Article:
Economic effect of Syrian refugees in Turkey

They say they used to smuggle radios from Syria to Turkey. Now, they smuggle archeological artifacts. 

Journalist Arif Arslan?s new book ?Yüz Yüze Batman? (Batman, Face to Face) tells the stories of how people smuggled goods from across the Syrian border back in the 1960s. Arslan writes that locals smuggled goods from Syria because they had no other job opportunities. 

An interesting recent program on the TV station France24 focused on Syrians who have been left jobless because of the war and who have resorted to digging up archeological artifacts to sell for a living.

Having once been a state in the Roman Empire, Syria is an archeological heaven. Today, all archeological findings, predominantly made up of gold and silver coins, are smuggled across the border to Turkey. From Turkey, they are marketed to collectors in the West.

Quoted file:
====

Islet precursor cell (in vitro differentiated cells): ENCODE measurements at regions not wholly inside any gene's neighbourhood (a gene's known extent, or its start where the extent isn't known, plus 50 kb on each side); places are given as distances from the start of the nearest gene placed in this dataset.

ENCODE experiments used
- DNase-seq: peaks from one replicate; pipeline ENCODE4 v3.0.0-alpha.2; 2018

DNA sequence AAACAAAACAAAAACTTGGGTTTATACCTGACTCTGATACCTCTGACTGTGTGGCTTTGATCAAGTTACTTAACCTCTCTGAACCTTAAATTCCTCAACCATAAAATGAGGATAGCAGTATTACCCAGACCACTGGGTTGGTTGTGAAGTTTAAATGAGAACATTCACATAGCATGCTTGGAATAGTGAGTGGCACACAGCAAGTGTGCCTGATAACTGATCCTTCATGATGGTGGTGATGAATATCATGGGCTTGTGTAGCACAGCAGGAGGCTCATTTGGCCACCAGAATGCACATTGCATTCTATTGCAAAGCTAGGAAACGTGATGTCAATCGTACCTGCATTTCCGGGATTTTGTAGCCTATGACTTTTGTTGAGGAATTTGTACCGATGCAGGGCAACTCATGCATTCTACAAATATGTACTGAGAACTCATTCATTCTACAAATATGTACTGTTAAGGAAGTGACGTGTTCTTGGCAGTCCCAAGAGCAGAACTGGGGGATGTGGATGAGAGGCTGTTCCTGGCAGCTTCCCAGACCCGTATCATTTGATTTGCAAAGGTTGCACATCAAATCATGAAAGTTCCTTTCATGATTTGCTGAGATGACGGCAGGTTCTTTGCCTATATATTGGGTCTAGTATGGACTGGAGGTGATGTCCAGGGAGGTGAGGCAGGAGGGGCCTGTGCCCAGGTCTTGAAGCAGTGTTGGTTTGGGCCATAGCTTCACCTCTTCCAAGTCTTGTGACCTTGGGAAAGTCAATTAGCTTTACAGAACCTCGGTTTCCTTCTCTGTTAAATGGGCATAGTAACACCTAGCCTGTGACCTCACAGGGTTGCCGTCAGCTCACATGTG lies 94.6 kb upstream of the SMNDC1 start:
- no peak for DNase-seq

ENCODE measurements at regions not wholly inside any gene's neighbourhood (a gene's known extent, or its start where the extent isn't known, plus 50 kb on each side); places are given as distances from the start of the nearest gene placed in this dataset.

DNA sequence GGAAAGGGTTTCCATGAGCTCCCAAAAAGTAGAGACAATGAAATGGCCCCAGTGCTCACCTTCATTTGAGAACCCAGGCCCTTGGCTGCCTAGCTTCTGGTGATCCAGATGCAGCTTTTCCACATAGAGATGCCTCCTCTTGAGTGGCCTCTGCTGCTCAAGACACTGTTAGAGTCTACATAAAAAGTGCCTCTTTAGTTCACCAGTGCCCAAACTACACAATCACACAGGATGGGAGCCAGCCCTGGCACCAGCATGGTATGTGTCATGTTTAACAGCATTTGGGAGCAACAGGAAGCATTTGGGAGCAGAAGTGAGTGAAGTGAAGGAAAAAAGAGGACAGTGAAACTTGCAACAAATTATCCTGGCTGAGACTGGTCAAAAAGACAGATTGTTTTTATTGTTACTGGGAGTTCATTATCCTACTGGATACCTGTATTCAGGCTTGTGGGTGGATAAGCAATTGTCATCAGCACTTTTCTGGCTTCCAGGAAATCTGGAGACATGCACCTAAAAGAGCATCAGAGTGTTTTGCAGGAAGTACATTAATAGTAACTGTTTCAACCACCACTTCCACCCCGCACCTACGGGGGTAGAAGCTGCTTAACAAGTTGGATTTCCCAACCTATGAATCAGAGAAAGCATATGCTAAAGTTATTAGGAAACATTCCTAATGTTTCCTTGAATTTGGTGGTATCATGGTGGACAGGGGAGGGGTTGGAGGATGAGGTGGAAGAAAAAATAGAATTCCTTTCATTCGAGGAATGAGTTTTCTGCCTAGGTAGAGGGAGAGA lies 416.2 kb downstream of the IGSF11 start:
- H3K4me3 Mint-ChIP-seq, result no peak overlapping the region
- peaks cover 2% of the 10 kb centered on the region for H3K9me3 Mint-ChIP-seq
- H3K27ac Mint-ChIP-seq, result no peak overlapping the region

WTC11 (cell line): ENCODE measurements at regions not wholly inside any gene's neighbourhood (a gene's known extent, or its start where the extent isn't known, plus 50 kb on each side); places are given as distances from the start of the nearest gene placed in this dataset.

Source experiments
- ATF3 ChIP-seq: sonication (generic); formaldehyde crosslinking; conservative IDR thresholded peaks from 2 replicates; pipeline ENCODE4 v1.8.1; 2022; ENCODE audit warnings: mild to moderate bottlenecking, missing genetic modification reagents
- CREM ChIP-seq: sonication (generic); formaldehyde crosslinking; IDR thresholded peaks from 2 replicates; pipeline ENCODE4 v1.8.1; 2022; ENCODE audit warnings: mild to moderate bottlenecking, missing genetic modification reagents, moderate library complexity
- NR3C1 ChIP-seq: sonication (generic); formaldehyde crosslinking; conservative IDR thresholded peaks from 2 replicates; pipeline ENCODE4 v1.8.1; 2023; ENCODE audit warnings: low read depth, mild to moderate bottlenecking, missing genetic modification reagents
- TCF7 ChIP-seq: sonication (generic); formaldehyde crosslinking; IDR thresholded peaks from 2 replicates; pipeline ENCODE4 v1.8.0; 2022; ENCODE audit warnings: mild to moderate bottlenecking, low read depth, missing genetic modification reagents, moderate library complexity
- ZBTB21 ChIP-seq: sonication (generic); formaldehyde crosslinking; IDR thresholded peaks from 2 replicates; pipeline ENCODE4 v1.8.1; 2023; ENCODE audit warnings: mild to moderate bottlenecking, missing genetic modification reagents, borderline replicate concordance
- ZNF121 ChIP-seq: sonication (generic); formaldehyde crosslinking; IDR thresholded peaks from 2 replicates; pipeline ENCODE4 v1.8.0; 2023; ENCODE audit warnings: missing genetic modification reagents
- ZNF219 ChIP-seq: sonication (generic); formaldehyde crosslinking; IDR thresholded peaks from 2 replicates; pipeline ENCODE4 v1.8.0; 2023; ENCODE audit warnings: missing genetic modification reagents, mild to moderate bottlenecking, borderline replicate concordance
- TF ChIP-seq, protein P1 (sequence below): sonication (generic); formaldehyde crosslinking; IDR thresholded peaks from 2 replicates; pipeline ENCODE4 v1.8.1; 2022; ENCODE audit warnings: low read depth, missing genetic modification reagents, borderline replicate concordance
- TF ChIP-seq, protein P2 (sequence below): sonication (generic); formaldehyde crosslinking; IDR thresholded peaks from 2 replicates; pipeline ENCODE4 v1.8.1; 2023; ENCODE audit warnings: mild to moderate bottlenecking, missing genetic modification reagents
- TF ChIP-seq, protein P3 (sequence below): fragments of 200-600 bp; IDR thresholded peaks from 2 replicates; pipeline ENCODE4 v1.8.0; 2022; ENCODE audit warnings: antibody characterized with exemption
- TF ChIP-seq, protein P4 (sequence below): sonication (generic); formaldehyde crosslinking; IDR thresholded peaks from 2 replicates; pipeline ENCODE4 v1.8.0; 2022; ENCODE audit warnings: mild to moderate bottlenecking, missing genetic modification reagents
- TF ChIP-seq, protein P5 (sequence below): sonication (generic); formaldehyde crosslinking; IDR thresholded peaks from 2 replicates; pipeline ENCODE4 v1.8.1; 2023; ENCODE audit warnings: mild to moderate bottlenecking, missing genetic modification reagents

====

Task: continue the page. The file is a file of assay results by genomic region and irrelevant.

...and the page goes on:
Syrians who have lost everything because of the civil war explained on the program how they have been dislocated from their homes. They still have to earn a living. Many face the choice of either smuggling from their own country or becoming beggars in Turkey.

Out of the 3.9 million dislocated Syrians, almost 2 million - almost half are now in Turkey. In several neighborhoods of Istanbul, especially along major highways, little barefoot Syrian beggars have become part of our daily lives. 

This is a reality. Unfortunately, the drama of Syrian refugees and how they struggle to survive in Turkey is not discussed adequately. 

The main opposition Republican People?s Party (CHP) issued a report on Syrian refugees at the end of April, covering mostly the economic dimension of the crisis. It also referred to the social dimension. For instance, it said that out of 500,000 school-aged Syrian...

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